On Shane Taurima, Linda Clark and conflicts of interest left, right and centre
There was nothing terribly complex about Shane Taurima’s situation with regard to his job as Head of TVNZ’s Maori and Pacifica Department once he had, albeit unsuccessfully, sought the Labour Party nomination for the Rawhiti Ikaroa seat following the death of Parekura Horomia. Taurima had very publicly nailed his political colours to the mast. In doing so he had effectively disbarred himself from any further involvement in News or Current Affairs broadcasting with the state broadcaster. The potential conflict of interest could not have been more clear.
Television New Zealand apparently did not see it that way. Perhaps they thought that Taurima’s failure to actually win the nomination made all the difference. He had been a would-be Labour candidate, not an actual Labour candidate. (And, as it turned out, would be again.) That rationalisation is so facile as to be laughable. Taurima was politically tainted. He should not have been re-employed in his previous role. But he was.
When he took things even further and turned his TVNZ office into a Maori/Pacifica Labour Party branch, Taurima did his employer a favour. Without actually hanging portraits of Savage, Fraser and Kirk on the walls, the conflict of interest in which he and others in his department now found themselves could not have been more patent. To his credit, Taurima had the grace and good sense to resign.
There is actually nothing new about all of this. The list of television and radio broadcasters working in news and current affairs who are or have been simultaneously engaged in activities which conflict with their obligation to be and be seen to be utterly impartial in all matters relating to their jobs, is extremely long. They may well be in the majority. Conflicts of interest among such practitioners abound.
The most common is in the area of media training. You can make a lot of money training politicians and people in business to handle approaches from journalists and to come across well in radio and television interviews. The ideal background for the job is clearly to have had extensive experienced as a press, radio or television journalist or interviewer oneself. ‘Gamekeeper turned poacher’ as those who disapprove of the trade like to say. It’s an understandable reaction perhaps, but you won’t survive long as a media trainer if your advice to clients is to duck and dive their way through interviews. Your clients will come to grief and so will you.
The real trouble with the media training business is that some of its practitioners are still working journalists, reporters and interviewers. That makes them both gamekeepers and poachers, who can potentially end up reporting on or interviewing their own clients. Now that is as good a definition of ‘conflict of interest’ as you’ll find.
How do we know this? Because it’s not entirely uncommon for our clients to be the disgruntled former clients of these practitioners. I’ve previously referred to one spectacular case where a prominent current affairs interviewer charged a business group $10,000 for a day’s media training. When members of the group subsequently appeared on the interviewer’s programme, they were surprised to find that he didn’t treat them with kid gloves. You could argue that this spoke well of him, but the really significant thing in this episode is their expectation that they would be given preferential on air treatment by their trainer. Media training is simply incompatible with a career as a journalist or radio or television interviewer in news or current affairs.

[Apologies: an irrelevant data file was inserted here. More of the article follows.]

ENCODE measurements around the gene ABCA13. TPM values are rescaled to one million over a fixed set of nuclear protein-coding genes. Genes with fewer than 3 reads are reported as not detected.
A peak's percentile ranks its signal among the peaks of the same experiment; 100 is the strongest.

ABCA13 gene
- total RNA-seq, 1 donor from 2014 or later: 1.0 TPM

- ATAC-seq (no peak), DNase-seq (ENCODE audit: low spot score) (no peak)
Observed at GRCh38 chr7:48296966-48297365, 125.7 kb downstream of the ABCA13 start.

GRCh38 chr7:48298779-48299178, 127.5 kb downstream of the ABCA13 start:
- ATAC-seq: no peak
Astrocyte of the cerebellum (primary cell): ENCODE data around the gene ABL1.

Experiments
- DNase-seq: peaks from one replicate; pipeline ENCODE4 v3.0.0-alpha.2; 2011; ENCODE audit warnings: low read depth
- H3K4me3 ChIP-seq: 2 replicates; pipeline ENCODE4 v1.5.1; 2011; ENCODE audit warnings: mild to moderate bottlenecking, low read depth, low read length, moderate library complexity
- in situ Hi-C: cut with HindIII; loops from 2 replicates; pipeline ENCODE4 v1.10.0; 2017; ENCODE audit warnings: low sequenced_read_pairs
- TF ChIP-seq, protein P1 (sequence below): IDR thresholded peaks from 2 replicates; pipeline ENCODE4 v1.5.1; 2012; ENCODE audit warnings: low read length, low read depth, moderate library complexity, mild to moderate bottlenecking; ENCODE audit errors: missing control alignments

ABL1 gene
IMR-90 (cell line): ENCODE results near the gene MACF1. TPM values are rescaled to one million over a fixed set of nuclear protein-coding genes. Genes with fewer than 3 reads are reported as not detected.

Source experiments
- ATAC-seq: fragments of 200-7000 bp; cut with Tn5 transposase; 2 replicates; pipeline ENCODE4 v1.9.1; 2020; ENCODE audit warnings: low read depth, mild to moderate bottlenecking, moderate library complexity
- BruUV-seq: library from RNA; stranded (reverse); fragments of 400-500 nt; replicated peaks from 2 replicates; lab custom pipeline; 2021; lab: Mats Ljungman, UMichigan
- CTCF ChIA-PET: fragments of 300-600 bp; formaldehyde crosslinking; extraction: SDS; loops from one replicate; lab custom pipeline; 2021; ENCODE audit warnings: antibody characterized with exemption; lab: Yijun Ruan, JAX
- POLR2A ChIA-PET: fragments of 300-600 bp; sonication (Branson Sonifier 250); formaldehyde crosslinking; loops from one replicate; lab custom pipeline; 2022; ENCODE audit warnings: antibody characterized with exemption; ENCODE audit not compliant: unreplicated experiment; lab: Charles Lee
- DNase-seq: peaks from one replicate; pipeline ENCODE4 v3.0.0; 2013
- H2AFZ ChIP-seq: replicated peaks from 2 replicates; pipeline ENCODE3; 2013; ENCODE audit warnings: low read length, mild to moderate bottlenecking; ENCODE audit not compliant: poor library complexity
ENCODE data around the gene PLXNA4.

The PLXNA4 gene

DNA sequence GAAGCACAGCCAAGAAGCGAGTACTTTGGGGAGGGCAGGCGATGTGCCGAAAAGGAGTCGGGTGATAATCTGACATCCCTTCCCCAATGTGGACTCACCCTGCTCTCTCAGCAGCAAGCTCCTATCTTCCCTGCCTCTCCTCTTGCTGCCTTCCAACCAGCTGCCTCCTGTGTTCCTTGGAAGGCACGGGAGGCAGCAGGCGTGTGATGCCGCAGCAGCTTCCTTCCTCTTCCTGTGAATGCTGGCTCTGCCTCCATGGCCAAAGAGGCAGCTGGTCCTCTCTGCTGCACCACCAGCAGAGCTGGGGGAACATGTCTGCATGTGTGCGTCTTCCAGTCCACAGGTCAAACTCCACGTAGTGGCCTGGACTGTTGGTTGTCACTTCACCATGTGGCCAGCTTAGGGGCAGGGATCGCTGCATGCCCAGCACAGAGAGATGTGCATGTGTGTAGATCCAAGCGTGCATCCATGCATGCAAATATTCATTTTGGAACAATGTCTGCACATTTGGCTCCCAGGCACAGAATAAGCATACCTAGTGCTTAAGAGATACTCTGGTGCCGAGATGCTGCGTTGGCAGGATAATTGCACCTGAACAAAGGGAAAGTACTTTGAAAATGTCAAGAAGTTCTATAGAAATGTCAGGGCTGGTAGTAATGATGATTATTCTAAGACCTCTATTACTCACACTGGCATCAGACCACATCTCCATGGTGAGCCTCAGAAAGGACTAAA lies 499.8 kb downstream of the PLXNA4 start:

So where does Linda Clark’s alleged media training of Labour leader David Cunliffe fit into all of this? I say ‘alleged’ because I have absolutely no idea whether Clark is training Cunliffe or not. John Key claims that she is. Neither she nor the Labour Leader have confirmed or denied the claim.
So in the absence of a denial let’s assume that Linda Clark is media training David Cunliffe. She’s also been employed by TV3 on its current affairs programmes The Vote and The Nation and may be included on a panel during the channel’s election night coverage.
In defending Linda Clark against suggestions of a conflict of interest between her (alleged) media training of the Leader of the Opposition and her work for the channel, TV3 was at pains to emphasise that she was not employed “as a journalist, interviewer or host” but as “a moderator and political commentator”.
Well, that’s all right then. Quite clearly there’s no way a television moderator or political commentator could be influenced in favour of someone who was paying her for advice on how to handle the media. The very thought is unworthy. [nota bene: this paragraph is ironic]
Now I want to make it clear that I’m not suggesting that Linda Clark would be influenced in such a way. I’m not questioning her honesty or integrity. But conflicts of interest aren’t just about reality; they’re also about perception. And it isn’t a good look for someone who is media training a political leader to be involved in any way as a neutral moderator or commentator on a news or current affairs programme. Unless there is an outright denial of Key’s accusation, Clark should not be fulfilling any role in TV3’s current affairs or election coverage.
Or unless she wants to do a Brian Edwards or Michelle Boag and openly declare her political allegiance. Then we’ll all know exactly where she and we stand and can judge the merits of her commentary accordingly.
Media trainer and commentator Dr Brian Edwards posts at Brian Edwards Media.